Almost counter-intuitively, older people could significantly cut their risk of falls if they become physically active, according to a major systematic review of all the available evidence on fall prevention strategies.
Exercise alone reduced injurious falls by 12%, but combining it with vision testing and treatment shrunk the risk by 38%, the US review authors told The Medical Republic.
In the US, the annual incidence of falls among those aged over 85 is 82 per 100 people, and 36% of adults aged over-65 would have an injury-causing fall every two years, according to the study. Not only can this be devastating to the individual, it is costly to the healthcare system.
The review found there was strong evidence for the effectiveness of these different strategies to prevent falls. And as the population greyed, the need to adopt evidence-based fall prevention measures became more urgent, the authors suggested.
In an accompanying editorial, Dr Eric Larson, geriatrician from the US Sanford Internal Medicine Clinic, said the analysis was “superbly” done and presented a “substantial amount of evidence” on the best way to prevent falls.
What set this study of almost 300 randomised controlled trials and 160,000 participants apart from other analyses was that it uncovered actionable findings for clinicians and patients, rather than calling for more evidence, he said.
The major recommendation is to encourage older patients to develop an exercise routine, particularly among those who are inactive out of habit or poor health.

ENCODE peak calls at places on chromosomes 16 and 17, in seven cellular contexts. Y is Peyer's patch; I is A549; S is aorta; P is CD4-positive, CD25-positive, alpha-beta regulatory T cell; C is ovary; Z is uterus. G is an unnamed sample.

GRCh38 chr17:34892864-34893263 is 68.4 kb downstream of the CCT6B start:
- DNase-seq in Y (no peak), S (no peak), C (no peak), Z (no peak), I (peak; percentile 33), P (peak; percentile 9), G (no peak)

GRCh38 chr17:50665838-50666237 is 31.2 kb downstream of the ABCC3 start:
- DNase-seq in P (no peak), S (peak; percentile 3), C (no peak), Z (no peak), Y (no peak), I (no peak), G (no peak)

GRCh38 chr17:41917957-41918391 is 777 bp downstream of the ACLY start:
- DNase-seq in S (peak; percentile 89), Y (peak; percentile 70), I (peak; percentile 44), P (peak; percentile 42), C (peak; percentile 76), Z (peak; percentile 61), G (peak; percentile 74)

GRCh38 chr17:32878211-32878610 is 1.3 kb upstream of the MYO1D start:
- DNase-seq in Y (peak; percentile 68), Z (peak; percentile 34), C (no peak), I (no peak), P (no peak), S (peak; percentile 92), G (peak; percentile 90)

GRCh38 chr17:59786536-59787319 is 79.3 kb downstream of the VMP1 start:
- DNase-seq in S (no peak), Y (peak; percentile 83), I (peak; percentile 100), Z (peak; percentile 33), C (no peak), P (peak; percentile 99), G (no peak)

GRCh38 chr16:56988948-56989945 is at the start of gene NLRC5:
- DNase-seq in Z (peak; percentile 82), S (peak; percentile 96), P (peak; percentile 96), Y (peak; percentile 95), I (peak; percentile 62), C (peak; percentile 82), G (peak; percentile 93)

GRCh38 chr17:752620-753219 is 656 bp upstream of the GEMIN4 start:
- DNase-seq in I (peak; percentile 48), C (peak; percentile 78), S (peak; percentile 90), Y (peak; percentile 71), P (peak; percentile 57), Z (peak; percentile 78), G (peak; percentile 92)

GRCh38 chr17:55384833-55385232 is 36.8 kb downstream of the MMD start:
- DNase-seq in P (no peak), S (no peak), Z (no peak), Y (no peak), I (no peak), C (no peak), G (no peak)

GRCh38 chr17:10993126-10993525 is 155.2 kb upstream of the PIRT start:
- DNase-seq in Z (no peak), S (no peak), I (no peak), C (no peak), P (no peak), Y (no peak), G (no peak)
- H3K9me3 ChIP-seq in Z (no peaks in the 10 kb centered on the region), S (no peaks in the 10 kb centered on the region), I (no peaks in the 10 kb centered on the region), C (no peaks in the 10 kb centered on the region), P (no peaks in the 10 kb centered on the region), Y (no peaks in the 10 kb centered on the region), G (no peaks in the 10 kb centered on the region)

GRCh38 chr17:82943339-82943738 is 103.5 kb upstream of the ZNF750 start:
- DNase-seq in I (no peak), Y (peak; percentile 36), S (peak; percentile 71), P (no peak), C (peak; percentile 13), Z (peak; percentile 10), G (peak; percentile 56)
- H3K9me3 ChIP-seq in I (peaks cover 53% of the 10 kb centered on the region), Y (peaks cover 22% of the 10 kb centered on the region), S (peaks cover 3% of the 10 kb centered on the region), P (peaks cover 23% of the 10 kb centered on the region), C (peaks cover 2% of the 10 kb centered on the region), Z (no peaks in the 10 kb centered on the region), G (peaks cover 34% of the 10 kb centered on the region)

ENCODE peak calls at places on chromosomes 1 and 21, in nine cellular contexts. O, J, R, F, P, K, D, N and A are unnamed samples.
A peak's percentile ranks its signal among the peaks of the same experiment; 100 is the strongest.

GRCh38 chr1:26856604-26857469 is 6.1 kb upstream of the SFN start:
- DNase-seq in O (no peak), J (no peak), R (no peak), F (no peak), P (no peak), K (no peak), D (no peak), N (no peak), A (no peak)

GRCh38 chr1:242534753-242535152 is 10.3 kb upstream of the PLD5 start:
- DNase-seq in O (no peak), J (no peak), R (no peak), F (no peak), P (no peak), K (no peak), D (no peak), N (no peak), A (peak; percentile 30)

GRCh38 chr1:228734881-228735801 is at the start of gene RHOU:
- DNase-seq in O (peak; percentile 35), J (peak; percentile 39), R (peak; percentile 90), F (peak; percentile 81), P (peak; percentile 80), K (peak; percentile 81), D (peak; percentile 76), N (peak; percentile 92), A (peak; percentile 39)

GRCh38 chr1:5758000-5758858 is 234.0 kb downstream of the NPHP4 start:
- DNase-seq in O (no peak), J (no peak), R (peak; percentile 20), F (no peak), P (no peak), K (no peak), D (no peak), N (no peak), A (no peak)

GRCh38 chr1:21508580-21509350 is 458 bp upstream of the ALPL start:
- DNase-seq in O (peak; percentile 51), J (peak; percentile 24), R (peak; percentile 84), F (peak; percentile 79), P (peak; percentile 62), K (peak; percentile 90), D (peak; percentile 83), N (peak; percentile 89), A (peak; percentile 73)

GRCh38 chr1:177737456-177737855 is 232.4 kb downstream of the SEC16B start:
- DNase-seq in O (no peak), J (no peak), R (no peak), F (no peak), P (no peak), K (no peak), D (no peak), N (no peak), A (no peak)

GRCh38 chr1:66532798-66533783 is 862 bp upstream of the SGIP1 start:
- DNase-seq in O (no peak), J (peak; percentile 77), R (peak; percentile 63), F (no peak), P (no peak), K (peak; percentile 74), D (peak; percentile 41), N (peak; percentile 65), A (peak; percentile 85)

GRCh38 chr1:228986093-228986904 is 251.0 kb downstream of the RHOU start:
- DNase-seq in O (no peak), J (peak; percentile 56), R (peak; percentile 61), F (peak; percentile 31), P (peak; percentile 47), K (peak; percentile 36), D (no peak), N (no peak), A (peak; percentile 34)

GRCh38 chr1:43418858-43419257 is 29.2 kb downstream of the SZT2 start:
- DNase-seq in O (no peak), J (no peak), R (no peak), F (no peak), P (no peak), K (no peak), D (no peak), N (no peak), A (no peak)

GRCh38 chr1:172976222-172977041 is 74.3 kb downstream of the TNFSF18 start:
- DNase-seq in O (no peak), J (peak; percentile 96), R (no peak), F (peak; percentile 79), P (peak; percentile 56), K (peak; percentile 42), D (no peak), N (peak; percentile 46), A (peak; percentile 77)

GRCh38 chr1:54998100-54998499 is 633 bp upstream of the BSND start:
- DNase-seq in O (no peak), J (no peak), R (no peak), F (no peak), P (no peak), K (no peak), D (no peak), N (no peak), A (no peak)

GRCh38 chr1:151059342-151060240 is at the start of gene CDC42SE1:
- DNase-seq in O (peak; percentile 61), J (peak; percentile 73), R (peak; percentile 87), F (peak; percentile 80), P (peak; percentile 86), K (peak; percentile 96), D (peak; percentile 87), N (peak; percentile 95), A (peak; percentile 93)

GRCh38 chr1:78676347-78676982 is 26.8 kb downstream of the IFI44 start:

“Clinicians should focus on patients at highest risk for falls, but there is no reason not to encourage most older patients to exercise,” Dr Larson said.
“It is better to increase exercise levels gradually rather than begin at too high a level, only to become discouraged and stop,” he said. “Walking, balance, and strength training are all valuable, but most important is to find an exercise that a person will do regularly so that it becomes a habit.”
Although he warned that when individuals initially went from a sedentary lifestyle to a more active one, their risk of falling increased.
“Advising patients to start exercising slowly and carefully usually is effective, but for frail people, as well as those reluctant to initiate exercise, it may help to recommend personal trainers or physical therapists, especially when the risks are higher.”
The benefits of exercise were magnified when exercise was coupled with interventions that addressed other risk factors for falls, such as vision and bone health.
Vision assessment was a key arena where GPs could be especially helpful.
“Visual impairment among older patients is highly prevalent, usually has an insidious onset, and can easily escape detection, but most important, often can be corrected,” Dr Larson said.
Research also indicated that fractures could be prevented by improving vitamin D and calcium intake among suitable patients, as could combining these with osteoporosis treatment.
Even if the patient had already sustained a fall, interventions such as exercise in conjunction with safety improvements to their environment and multifactorial treatment appeared to make things safer and prevent future fractures.
Hip protectors and orthotics were also found to be protective against injurious falls when combined with exercise.
JAMA 2017; online 7 November